1hr Demo at Ringling College in Florida.
Together with Thomas Scholes, I had a lovely time doodling for a crowd of passionate Illustrators, Game Art, Animators and many other young artists. I started the event with an old painting of mine, (Tigers) and added a Singer Sargent to the mix (Lady Macbeth).
I’d come to campus with the plan to do a character in an environment - portrait style - though, with the ingredients chosen for the painting I was unsure of what the final image would become. To start, I chose a classy painting of mine, with a lot of work put into the personality of texture, color etc. This is an excellent starting point for a new painting, too often I would spend a massive amount of time filling in all the white space on the canvas. This way, not only is the canvas now full, but its full of texture and value with my personality.
Here, I chose a Sargent to bring myself into the mindset of some classic portraiture. In entertainment, I hardly ever enjoy character designs on the traditional flat background… Sure you can see the clothes they wear, and what their facial features may be, but there’s a sense of soul captured in fine portraiture that the entertainment industry lacks. A sense of atmosphere surrounding the character, bringing him into the realism of the world eventually seen on the big screen. The unique relationship that the character shares with his items, the wear and tear of every day life are all crucial to creating a believable individual.
Lets take a look at Norman Rockwell, an iconic illustrator that romantically swept America off their feet with his lovable characters and their unique stories.
With a concept as simple as “A girl at the Principles office” he’s able to bring a massive amount of information into the story with his design, composition, as well as the physical character and their facial emotion. We understand that she’s been in a fight, based on the black eye of course, but the slop of her outfit and the tornado that tore through her hairdo suggests the intensity of said fight. The most impressive part of this scenario, is her smile. The pride and adrenaline still pumping through her body, she stands bold and perfectly content in her situation.
Compositionally, you might suggest that this is a static, head on image. It works to ensure we know exactly what the scene is about, but at the same time, I find myself flying around the image with all the diagonals and hard lines pointing us to new areas of the artwork. Using elements to create authenticity in the scene but also to lead the eye. Elements such as the bench, file cabinet, “PRINCIPLE” sign, gaze of the characters and even the highlights of the cheap tile flooring. What at first glance seemed to be a centered composition has proved to keep my eye busy, gliding smoothly through the in depth story that Rockwell planned to tell. This type of attention to detail is character design at its finest. Where as, its not simply about the design of their costume, but in fact the living being and the feeling of entering a moment of time with this character.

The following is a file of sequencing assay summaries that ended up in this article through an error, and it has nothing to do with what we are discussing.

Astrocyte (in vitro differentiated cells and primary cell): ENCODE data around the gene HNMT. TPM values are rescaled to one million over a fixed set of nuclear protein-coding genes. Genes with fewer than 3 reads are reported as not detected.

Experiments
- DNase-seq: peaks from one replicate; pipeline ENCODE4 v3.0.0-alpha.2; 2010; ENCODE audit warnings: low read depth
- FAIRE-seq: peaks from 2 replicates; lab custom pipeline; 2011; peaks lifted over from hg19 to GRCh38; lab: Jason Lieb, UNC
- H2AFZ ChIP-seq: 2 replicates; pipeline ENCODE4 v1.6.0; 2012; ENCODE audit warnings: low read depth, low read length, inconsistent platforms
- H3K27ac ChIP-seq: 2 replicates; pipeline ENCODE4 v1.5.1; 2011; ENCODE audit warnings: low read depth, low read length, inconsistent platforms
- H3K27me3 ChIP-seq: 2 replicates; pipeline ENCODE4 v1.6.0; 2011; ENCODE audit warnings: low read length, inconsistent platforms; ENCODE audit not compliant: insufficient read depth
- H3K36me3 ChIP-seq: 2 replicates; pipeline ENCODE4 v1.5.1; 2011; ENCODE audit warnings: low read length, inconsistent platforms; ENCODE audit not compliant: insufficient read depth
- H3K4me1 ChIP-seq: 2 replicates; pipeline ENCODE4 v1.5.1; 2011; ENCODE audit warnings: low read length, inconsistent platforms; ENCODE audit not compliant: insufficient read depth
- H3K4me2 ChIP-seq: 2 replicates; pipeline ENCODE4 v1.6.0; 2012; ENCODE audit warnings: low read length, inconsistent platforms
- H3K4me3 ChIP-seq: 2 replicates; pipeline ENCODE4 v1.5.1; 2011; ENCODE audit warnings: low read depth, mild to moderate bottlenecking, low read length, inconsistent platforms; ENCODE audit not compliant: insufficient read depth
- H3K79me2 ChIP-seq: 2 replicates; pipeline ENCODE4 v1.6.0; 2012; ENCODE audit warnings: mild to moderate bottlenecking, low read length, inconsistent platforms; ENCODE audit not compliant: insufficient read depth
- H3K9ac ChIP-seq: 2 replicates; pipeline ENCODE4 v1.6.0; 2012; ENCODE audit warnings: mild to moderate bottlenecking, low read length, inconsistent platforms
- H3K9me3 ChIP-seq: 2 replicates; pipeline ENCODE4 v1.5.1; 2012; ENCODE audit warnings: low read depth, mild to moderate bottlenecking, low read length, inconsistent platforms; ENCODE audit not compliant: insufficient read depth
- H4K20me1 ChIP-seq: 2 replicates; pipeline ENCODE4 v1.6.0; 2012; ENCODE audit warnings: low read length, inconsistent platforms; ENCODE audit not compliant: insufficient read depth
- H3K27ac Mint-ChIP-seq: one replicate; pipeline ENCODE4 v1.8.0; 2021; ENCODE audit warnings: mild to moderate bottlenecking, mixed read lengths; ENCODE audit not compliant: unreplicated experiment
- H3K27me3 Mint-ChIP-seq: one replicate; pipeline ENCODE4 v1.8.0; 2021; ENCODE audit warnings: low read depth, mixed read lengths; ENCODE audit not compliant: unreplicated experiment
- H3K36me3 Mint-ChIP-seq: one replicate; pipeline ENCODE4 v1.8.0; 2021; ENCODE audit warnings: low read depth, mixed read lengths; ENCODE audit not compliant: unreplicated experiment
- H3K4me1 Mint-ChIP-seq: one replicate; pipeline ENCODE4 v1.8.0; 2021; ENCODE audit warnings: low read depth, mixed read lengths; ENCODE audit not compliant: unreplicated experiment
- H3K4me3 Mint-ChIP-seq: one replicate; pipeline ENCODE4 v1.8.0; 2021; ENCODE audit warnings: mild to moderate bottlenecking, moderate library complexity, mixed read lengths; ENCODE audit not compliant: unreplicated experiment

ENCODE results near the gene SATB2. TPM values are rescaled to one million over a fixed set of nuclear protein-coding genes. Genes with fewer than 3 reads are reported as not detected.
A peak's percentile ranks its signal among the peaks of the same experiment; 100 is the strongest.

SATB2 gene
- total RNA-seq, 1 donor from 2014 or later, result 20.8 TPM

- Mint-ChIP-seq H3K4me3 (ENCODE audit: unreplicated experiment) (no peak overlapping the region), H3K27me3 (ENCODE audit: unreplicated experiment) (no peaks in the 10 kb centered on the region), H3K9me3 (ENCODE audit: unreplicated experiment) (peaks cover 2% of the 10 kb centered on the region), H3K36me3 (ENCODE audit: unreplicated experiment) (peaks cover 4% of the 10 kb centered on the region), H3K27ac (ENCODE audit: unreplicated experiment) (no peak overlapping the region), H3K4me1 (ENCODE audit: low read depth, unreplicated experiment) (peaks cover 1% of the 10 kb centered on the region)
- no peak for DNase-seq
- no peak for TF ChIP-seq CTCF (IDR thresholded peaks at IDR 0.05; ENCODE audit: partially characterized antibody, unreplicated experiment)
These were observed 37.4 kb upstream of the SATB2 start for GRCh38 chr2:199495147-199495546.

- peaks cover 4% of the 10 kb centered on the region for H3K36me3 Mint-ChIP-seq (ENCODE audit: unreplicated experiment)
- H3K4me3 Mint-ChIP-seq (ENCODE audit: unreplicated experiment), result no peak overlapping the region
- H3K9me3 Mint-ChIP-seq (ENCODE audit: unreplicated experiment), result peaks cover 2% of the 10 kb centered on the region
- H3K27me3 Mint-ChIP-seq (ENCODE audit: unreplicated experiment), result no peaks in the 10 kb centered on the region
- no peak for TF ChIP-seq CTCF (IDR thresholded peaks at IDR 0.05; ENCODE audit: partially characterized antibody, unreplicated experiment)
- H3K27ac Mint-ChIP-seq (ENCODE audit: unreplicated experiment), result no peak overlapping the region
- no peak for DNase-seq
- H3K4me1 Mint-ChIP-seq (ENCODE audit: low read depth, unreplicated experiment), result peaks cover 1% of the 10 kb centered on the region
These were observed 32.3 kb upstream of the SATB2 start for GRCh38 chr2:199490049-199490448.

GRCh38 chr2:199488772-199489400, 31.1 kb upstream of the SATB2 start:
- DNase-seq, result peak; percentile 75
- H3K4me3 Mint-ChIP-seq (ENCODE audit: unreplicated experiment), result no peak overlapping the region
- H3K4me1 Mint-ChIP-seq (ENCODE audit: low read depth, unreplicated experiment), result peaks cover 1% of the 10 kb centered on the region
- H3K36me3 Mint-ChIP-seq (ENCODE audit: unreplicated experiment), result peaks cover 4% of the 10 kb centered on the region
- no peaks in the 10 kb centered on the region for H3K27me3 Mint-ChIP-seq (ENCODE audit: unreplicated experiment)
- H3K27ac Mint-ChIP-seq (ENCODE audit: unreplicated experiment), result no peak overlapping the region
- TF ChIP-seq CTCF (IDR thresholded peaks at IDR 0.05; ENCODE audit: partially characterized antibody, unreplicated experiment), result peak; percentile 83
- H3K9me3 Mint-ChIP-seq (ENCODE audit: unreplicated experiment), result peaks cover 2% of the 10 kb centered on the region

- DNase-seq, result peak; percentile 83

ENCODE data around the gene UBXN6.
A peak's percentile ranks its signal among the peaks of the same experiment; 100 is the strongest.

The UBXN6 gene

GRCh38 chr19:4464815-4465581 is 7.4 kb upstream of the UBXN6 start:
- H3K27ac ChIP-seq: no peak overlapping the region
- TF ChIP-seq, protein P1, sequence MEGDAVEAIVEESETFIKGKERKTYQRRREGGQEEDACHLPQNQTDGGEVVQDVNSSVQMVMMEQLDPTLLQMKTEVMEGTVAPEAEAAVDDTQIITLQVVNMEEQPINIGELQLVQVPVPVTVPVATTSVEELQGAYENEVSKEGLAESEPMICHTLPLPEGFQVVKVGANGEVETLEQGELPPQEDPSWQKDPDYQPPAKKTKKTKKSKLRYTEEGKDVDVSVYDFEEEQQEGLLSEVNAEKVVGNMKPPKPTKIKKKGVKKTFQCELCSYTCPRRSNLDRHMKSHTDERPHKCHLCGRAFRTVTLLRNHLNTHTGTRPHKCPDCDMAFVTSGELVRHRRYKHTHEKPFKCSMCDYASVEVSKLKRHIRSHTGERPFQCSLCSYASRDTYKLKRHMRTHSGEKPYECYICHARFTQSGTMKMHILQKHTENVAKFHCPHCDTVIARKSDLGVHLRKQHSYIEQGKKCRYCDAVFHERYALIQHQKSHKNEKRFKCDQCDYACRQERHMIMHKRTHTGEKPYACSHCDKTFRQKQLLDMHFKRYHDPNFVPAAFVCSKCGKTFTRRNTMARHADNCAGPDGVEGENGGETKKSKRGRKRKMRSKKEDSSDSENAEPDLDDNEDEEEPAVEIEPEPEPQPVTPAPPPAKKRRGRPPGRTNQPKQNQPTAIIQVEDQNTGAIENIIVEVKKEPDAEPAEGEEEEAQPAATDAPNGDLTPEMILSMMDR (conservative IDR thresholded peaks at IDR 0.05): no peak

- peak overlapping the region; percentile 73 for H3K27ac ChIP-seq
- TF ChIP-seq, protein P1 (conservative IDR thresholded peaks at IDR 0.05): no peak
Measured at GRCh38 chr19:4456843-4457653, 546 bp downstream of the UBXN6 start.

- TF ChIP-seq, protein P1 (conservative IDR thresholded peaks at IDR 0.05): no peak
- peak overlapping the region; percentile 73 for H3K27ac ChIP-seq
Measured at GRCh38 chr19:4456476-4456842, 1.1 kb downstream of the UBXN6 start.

With these concepts in mind, I push forward into the abyss as I hack a Singer Sargent with my old artwork. I combine the two images using layer modes in photoshop, while distorting them to create interesting compositional lines at an abstract stage. At this point I’m flexing my cloud muscles (you know the part of your brain that finds images in clouds) I must force myself to ignore the features of the two combined images, and blur my eyes to find the third image appearing as I casually push and pull the shapes created by this mess.
I’ve found it! The point where Macbeths jaw line became a pair of eyes I could start to flesh out the character within. I always enjoy working from a dark image and bringing details into the light, rather than illustrating a pair of eyes, a sword or hat, I push and pull on a shape, color and value into what appears to be an object. The thought behind this being : Draw what it looks like, not what it is. If you don’t draw what it looks like, it’s not going to look like what it looks like :
This observation is obvious in my final painting. Where I hadn’t drawn any eyes, nor nose, I didn’t draw any fingers or any features at all. Instead, I built the shapes of light, and their relationships to the shapes of dark. You see, the brain doesn’t see eyes, or a nose, but can decipher between shapes and their sizes to help your brain understand the complex world around it. For example, seeing a face in the clouds… Not because there is a biological form in the sky, but the bulbous shapes are instantly recognized and perceived as a “face”. Cool stuff.
As soon as I’ve established a male captain of an old ship as my subject, it was time to bring in a third image, to trick my eye into seeing new details and designs for the final sketch.
Seen here is the last Image slapped onto the painting. Perhaps you’ll notice when the GIF turns a little orange red. This gave me the last boost needed to find details with the captains jewelry, the design of his sword and shield, plus it added fancy pattern on his cloak for me to detail at a later stage.
I hope you’ve enjoyed this post and have learned something from it. Be sure to check out more of Thomas Scholes work (Grey landscape painting) at his website artofscholes.com. If I get a chance, maybe I’ll do a detail pass on the captain. Till then, Happy Painting!